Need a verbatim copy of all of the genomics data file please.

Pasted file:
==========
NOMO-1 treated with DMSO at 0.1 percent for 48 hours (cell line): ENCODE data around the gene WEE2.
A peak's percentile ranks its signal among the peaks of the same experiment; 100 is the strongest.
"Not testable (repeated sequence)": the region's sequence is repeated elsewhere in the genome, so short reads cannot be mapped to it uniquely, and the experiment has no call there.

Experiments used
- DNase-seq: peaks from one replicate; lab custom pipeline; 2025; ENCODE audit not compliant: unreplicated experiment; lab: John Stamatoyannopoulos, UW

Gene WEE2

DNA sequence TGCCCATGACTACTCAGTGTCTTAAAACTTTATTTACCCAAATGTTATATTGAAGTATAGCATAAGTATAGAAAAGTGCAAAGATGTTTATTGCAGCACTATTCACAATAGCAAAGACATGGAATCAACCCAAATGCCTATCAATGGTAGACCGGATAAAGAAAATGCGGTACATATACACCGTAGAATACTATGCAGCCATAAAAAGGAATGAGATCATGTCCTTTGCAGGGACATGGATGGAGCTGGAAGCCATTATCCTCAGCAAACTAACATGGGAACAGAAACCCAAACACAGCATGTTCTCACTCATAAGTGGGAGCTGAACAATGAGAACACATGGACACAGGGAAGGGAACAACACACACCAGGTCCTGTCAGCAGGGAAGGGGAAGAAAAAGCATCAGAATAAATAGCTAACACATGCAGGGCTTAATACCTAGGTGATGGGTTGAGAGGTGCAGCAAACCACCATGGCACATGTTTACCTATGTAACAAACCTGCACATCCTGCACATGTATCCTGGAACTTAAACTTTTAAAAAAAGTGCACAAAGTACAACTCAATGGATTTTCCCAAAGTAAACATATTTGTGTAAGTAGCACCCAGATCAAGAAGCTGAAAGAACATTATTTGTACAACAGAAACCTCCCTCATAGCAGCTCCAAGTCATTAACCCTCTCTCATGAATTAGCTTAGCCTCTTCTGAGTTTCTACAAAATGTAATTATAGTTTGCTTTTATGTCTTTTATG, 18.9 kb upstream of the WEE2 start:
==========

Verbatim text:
NOMO-1 treated with DMSO at 0.1 percent for 48 hours (cell line): ENCODE data around the gene WEE2.
A peak's percentile ranks its signal among the peaks of the same experiment; 100 is the strongest.
"Not testable (repeated sequence)": the region's sequence is repeated elsewhere in the genome, so short reads cannot be mapped to it uniquely, and the experiment has no call there.

Experiments used
- DNase-seq: peaks from one replicate; lab custom pipeline; 2025; ENCODE audit not compliant: unreplicated experiment; lab: John Stamatoyannopoulos, UW

Gene WEE2

DNA sequence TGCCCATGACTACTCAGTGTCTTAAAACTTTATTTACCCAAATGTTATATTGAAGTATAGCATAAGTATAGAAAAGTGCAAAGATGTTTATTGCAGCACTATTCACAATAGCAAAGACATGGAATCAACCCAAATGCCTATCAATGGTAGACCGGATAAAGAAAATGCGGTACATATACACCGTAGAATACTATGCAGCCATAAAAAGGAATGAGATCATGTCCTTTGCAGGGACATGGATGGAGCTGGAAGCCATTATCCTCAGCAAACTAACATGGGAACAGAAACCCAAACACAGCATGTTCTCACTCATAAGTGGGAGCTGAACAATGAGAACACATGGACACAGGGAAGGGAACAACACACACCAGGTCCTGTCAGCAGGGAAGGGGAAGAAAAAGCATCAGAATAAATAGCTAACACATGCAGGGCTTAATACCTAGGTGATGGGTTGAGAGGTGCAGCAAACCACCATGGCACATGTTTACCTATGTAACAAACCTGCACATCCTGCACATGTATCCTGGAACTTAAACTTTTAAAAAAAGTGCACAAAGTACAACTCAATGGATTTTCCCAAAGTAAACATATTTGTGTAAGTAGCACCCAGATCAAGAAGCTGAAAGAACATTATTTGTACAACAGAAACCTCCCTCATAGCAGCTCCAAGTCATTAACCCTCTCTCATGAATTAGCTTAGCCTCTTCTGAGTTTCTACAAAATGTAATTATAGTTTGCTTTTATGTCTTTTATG, 18.9 kb upstream of the WEE2 start: